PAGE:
"I appreciate that, but we're going to continue," Johnston said after Thornsbury listed several things about sentencing guidelines that he said he understood without being asked.
The judge eventually told Thornsbury, "I will ask you to wait and let me finish my question before you respond."
Goodwin said after the hearing that judges are expected to abide by the highest standards of integrity.
"For a judge to violate someone's constitutional rights is really beyond the pale," Goodwin said, "but to violate someone's rights in order to obstruct a federal investigation -- that's really unthinkable. . . . Justice will be served."
Rosie Crum, the widow of the late Mingo sheriff, and her attorney, Tim Koontz, were in the courtroom Wednesday with Kanawha County Prosecuting Attorney Mark Plants and two of his assistants. Plants' office is prosecuting Tennis Maynard, who is charged with shooting Eugene Crum to death. Plants was assigned to handle the case when Mingo prosecutor Sparks recused himself from the case.
Crum told the Gazette after her husband was implicated in the charges against Thornsbury that the ex-judge and others are trying to deflect guilt from themselves onto a dead man who can't speak for himself.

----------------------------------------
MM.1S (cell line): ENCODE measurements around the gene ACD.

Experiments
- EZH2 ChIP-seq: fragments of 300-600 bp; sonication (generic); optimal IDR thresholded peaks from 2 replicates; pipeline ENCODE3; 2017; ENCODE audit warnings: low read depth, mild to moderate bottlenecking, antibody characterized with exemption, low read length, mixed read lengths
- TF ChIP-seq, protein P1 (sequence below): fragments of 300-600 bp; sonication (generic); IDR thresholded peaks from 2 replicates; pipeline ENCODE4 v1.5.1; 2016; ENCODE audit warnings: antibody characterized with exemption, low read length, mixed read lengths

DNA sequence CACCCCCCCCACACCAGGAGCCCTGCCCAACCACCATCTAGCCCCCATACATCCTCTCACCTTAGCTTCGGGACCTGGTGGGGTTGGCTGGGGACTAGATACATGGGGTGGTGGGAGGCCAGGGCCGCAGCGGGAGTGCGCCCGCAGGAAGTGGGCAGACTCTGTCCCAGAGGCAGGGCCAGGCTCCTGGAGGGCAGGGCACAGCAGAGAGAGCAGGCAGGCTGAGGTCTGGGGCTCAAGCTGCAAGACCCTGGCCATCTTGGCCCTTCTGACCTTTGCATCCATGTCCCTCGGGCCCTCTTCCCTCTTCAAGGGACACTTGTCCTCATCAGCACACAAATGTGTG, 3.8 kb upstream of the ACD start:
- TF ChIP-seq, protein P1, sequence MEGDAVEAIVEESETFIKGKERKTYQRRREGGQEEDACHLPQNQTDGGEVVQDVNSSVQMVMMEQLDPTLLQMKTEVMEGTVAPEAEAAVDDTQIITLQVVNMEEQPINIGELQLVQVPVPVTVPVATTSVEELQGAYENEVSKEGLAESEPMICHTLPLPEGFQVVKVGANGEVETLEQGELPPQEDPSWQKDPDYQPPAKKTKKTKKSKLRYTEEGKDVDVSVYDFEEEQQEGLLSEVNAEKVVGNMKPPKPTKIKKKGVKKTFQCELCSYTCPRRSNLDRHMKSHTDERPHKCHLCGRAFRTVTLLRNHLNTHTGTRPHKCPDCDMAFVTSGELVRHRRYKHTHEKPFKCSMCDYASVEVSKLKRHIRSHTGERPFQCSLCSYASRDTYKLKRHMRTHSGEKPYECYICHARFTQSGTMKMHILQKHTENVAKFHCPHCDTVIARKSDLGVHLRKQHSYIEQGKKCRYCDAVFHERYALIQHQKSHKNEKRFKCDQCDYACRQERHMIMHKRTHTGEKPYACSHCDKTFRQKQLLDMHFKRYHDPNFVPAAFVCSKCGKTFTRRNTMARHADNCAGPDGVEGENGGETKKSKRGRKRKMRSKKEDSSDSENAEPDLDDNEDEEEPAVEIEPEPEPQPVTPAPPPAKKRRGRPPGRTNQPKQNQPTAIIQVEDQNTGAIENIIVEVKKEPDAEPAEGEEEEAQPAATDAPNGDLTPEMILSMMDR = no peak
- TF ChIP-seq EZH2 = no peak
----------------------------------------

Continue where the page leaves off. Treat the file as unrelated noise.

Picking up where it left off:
Crum and her lawyer met with federal prosecutors after Thornsbury's hearing on Wednesday. Goodwin said they asked for the meeting.
Baisden pleaded guilty to an unrelated charge Tuesday. He will be sentenced Jan. 14 for demanding that Appalachian Tire sell him tires at a rate only available for government vehicles. He must step down before his sentencing, according to a plea agreement.
Sparks faces a hearing on Oct. 16 before the West Virginia Supreme Court on whether his law license will be suspended or not.
In the charge to be dropped as a result of Thornsbury's plea deal, prosecutors say the ex-judge put his business partner in charge of a county grand jury as foreman, plotted to plant drugs on Robert Woodruff and tried to get him sent to jail after Kim Woodruff, the judge's secretary at the time, broke off an affair with him.
The Woodruffs filed lawsuits earlier this week against Thornsbury and others, based on those allegations.
In another case, private investigator Don Stevens has filed notice that he intends to sue Thornsbury and others for allegedly cooking up charges against him because they believed he was investigating Thornsbury.
As he has before, Goodwin said Wednesday the investigation into Mingo County corruption continues.
"I fully anticipate there will be further developments," he said outside the courthouse.
Reach Kate White at kate.wh...@wvgazette.com or 304-348-1723.